Microcredits no shortcut to happiness

The importance of microcredits in reducing poverty among women in developing countries has been exaggerated.

“Microcredits should not be marketed as a panacea for development. They are connected to other livelihood strategies targeting women, plus they cannot replace traditional aid to developing countries,” says Johanna Hietalahti, Master of Social Sciences. Her doctoral thesis for the University of Helsinki focuses on the everyday politics and power plays in microcredit networks in Limpopo, South Africa.

Microcredits were of greatest benefit to recipients whose households enjoyed regular income and who managed to achieve a good social position in their communities. Only a few businesses were financially sustainable. At worst, microcredits pushed people into a debt spiral and crippled the entire group receiving microcredits.

“Joint liability is applauded as a Nobel-Prize-worthy substitute for financial collateral. However, it epitomises the key problem of microcredits: joint liability only works for the microfinance institution. There are no rules for how responsibilities are to be shared by group members,” explains Hietalahti. “This leaves room for exploitation and puts group members at the mercy of their ‘own laws’.”

In microcredit jargon, group credits are based on the solidarity of five well-acquainted women and their will to help one another. Each of them receives an individual loan, but they are jointly liable for one another’s credits. In Limpopo, however, entire village communities and families were sometimes the ultimate guarantors of microcredits. The repayment of loans relied on strict discipline and control. If someone failed to pay a loan, the others raised the sum one way or another.

Although microcredits basically target people who are not served by the official financial markets, loans were not automatically granted to everyone. Not only did potential credit recipients have to satisfy the organisation’s requirements, they also had to pass the tight screening of the women themselves. Occasionally, a dire need for money forced the group to accept just about anyone.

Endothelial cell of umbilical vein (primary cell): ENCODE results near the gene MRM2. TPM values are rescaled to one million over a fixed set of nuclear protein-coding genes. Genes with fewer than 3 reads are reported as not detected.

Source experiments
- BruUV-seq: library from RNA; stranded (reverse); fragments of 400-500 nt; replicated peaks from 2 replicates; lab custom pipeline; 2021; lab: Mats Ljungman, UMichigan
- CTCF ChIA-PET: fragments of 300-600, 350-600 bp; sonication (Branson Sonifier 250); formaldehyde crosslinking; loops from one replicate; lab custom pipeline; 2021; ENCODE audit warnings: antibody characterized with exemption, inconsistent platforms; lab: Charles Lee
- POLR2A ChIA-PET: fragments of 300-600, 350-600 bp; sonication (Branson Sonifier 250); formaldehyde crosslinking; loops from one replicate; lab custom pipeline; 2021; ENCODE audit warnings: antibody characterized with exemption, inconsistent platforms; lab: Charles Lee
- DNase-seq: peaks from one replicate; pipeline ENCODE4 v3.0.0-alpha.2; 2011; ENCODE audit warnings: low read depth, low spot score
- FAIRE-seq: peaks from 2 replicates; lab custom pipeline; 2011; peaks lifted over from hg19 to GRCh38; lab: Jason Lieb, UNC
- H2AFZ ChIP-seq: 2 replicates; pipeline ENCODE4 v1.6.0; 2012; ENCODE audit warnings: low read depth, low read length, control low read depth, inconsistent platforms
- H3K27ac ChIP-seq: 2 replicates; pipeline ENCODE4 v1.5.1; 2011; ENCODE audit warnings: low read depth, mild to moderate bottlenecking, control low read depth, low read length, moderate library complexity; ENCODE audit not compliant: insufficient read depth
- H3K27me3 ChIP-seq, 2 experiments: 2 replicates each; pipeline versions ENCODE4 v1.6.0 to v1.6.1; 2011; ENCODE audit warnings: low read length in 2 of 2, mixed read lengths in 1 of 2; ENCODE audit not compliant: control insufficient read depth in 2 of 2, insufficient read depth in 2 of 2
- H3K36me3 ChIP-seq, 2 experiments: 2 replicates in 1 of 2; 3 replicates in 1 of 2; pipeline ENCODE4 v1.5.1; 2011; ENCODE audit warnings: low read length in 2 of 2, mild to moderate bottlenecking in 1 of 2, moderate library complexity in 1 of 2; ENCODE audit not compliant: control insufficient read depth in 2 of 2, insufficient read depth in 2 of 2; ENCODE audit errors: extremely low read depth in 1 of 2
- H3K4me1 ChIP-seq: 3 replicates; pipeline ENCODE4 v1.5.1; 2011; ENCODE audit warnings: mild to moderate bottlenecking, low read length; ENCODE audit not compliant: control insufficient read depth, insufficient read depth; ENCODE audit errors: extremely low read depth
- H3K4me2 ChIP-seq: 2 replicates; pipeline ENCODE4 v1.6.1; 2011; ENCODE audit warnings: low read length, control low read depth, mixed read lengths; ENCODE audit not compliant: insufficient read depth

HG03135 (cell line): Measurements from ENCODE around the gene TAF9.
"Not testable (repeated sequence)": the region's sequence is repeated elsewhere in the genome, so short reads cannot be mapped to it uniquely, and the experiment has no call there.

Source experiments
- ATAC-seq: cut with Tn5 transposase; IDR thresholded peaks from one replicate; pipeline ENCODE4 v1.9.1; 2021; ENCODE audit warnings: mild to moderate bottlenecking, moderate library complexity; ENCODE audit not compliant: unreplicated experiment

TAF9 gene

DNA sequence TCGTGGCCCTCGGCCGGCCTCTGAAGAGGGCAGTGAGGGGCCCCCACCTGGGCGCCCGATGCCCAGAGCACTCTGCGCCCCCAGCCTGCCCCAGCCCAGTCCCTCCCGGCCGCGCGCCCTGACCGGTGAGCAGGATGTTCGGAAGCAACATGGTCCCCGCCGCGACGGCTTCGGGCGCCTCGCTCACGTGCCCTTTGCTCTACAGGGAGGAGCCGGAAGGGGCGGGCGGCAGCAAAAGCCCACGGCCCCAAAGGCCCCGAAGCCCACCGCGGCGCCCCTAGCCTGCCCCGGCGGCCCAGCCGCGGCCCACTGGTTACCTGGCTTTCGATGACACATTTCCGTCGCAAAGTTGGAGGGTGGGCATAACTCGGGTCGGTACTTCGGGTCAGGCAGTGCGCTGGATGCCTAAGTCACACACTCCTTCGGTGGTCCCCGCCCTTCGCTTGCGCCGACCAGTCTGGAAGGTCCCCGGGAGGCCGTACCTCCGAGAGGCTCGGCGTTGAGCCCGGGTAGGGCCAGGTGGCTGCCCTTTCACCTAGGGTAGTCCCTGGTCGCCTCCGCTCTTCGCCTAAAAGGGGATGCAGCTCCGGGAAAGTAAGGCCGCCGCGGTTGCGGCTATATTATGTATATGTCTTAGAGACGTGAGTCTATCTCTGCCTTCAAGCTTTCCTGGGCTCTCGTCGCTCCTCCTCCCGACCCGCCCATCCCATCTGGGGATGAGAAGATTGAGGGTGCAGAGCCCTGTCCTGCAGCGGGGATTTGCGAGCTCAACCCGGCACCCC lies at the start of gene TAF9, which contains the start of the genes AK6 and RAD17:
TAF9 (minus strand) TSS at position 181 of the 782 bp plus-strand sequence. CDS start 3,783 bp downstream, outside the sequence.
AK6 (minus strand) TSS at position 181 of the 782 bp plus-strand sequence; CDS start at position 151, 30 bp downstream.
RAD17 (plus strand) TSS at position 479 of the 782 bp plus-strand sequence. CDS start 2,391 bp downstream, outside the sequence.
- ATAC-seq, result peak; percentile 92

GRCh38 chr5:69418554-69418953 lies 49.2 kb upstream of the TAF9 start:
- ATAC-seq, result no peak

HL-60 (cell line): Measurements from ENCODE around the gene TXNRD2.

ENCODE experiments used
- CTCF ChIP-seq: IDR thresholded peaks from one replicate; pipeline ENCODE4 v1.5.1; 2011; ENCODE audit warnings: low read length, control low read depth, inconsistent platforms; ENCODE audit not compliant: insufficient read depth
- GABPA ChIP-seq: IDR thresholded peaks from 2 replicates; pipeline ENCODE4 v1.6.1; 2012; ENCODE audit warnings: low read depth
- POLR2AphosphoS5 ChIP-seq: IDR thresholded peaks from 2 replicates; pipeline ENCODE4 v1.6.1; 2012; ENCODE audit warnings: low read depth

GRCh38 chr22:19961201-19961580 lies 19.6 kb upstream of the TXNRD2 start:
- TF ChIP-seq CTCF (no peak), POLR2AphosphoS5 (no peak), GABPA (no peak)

Inequality limits women’s activities

Microcredit organisations share one particular feature: they are committed to eradicating poverty, but function as banks. International funders emphasise quickly gained self-sufficiency, pressuring the organisations to make painful compromises in poverty reduction targets. In addition to structural issues, the microcredit business is marked by power struggles involving both employees and clients.

320px-Small_Enterprise_Foundation_-_microfinance_meetingIn South Africa, women in microcredit groups are considered to be agents of their own development. This is somewhat contradictory in the sense that the society’s structural problems and systematic political inequality restrict women’s activities. Hietalahti’s study calls for a deeper understanding of the everyday lives of women in microcredit groups: of the sacrifices and compromises they are forced to make to keep their microcredit wheels turning despite unfair rules, weak social support and unfavourable power relations.

The dissertation of Johanna Hietalahti (MSocSc) in the field of development studies, titled Trade-offs, rights and responsibilities in the business of microcredit: A case study from South Africa, will be examined at the Faculty of Social Sciences of the University of Helsinki on Friday, 10 May 2013.

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